Buy smaller plates to lose weight
LONDON — If you find yourself piling on the pounds, try buying a new set of crockery.
For the simple step of eating from a smaller plate could slash your calorie intake by nearly a tenth, according to Cambridge academics.
Their 387-page report into eating habits has produced the most conclusive evidence to date that people consume more food if they are given a bigger portion.
They found that simply reducing the size of a plate or bowl reduces food intake by 159 calories a day — a 9 per cent change for a British adult.
If the same approach is applied to all food and drink consumption — with smaller food packaging in supermarkets and sandwich shops, smaller bottles or glasses in bars and smaller portions in restaurants — overall calorie intake could be reduced by up to 16 per cent, they said.
People tend to fill their plate when they sit down for a meal — and do not stop eating until their plate is clean.
By using smaller tableware, they will put less food on their plate in the first place.
Ian Shemilt, who co-led the study published by the influential Cochrane Library, said that people use plate size as an ‘anchor’ to determine the appropriate amount to eat.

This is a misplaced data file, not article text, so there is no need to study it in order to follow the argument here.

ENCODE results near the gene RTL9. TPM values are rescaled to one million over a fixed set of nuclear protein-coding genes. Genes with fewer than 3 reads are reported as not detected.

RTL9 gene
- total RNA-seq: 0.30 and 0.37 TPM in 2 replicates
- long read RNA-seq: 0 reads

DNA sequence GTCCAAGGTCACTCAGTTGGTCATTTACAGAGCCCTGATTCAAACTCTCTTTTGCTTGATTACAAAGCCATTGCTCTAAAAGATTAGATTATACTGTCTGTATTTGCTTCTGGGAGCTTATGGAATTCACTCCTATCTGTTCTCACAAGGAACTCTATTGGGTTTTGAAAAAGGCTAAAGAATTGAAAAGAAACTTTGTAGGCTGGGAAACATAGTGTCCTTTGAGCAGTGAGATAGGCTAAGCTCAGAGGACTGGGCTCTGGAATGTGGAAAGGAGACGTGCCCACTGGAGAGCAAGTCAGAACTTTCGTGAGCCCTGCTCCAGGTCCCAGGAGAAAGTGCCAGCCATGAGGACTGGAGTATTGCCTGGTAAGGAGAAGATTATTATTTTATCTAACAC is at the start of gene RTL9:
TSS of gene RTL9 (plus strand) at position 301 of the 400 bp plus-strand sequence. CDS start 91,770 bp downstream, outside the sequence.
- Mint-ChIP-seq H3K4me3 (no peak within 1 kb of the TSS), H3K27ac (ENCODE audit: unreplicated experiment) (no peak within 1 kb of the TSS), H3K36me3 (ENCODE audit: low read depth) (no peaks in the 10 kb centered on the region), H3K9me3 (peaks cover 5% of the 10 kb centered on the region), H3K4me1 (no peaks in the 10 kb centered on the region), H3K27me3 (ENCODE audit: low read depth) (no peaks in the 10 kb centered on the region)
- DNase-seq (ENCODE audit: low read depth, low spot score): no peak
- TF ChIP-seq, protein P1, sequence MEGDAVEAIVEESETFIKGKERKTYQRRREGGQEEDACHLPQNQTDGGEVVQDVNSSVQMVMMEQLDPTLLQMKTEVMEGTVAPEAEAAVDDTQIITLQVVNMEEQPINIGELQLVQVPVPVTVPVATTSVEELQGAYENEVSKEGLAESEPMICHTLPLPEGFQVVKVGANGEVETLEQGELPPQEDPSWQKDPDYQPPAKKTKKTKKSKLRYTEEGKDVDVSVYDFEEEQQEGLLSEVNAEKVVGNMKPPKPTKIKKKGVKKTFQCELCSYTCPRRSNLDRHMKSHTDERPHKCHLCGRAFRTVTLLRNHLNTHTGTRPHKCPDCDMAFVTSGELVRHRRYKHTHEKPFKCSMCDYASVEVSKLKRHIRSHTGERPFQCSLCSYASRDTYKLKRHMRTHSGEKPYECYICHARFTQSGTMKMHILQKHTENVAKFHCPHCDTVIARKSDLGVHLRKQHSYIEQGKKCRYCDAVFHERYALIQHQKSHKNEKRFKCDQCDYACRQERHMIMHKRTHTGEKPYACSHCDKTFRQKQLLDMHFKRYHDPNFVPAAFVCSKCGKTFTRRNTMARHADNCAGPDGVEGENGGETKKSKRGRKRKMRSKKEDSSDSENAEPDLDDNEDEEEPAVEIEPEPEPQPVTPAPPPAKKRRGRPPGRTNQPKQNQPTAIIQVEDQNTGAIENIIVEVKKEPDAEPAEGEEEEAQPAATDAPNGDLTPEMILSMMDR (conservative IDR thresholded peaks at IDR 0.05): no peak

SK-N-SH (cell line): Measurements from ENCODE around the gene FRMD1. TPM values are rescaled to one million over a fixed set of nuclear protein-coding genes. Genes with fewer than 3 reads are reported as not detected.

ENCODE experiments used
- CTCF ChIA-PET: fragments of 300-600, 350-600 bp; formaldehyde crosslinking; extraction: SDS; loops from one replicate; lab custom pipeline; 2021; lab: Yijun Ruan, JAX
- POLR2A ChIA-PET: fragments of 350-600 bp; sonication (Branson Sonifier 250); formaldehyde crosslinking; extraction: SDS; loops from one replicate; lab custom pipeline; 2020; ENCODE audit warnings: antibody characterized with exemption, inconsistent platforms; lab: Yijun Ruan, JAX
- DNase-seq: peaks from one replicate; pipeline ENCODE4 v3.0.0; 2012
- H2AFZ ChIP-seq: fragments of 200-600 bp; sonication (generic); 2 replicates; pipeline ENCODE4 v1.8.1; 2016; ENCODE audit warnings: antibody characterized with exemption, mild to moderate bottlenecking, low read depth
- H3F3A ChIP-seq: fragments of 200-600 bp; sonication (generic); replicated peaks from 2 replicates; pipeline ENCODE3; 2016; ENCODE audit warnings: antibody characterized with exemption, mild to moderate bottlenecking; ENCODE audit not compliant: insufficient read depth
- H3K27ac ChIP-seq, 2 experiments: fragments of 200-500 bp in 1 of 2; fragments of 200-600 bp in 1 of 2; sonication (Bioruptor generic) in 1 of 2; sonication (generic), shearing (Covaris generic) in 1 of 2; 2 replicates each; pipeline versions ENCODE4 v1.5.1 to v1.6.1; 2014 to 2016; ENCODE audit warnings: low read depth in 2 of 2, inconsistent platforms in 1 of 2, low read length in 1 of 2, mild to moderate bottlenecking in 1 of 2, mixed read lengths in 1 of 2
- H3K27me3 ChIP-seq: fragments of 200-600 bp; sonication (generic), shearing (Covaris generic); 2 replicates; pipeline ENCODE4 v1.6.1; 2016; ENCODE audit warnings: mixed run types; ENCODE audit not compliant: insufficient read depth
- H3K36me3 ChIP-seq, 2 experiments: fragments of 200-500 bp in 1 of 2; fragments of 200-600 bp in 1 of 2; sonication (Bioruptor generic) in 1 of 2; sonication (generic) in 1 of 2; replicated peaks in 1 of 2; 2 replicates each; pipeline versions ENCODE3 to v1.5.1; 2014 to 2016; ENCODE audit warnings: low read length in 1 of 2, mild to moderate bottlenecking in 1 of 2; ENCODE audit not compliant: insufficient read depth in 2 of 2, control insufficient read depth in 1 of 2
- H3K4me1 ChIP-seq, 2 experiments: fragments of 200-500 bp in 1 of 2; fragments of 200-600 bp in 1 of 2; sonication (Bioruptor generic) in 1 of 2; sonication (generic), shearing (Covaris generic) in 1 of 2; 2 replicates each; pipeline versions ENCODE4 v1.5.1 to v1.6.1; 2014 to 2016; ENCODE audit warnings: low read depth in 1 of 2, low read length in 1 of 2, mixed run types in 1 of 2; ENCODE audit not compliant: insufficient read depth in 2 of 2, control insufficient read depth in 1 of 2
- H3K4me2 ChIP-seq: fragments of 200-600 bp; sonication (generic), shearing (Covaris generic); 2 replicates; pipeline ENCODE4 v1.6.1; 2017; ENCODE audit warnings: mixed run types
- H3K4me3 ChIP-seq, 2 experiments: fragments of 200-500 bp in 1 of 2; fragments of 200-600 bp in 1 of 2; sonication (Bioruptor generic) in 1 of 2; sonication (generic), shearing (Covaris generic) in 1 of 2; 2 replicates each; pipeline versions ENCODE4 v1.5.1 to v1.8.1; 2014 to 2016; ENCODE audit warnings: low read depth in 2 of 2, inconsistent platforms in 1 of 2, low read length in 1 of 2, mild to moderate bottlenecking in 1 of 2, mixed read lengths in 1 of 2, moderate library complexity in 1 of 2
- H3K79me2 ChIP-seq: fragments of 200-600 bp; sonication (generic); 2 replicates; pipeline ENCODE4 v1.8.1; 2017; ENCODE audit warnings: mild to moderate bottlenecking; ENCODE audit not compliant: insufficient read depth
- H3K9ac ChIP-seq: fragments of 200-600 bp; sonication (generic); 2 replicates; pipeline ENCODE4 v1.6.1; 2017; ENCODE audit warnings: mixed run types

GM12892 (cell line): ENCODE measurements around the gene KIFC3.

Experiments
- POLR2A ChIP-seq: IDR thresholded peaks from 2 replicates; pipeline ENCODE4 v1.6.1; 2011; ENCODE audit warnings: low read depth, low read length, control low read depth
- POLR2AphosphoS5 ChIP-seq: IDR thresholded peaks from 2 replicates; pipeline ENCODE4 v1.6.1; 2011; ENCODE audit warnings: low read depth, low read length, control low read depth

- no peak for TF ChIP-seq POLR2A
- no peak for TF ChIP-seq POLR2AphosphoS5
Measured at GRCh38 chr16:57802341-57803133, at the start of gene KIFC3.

“This in turn results in us unknowingly selecting and eating more food,” the Cambridge University academic said.
“You tend to serve less food on plates that are smaller.”
Dr Gareth Hollands, from the university’s Behaviour and Health Research Unit, who co-led the analysis of 61 separate studies involving 6,711 participants, said: “It may seem obvious that the larger the portion size, the more people eat, but until this systematic review the evidence for this effect has been fragmented, so the overall picture has, until now, been unclear.
“There has also been a tendency to portray personal characteristics like being overweight or a lack of self-control as the main reason people overeat. “In fact, the situation is far more complex. “Our findings highlight the important role of environmental influences on food consumption.
“Helping people to avoid “overserving” themselves or others with larger portions of food or drink by reducing their size, availability and appeal in shops, restaurants and in the home, is likely to be a good way of helping lots of people to reduce their risk of overeating.”
In their conclusions, the researchers wrote that people “consistently consume” more food and drink when offered largersized portions, packages or tableware.
— Daily Mail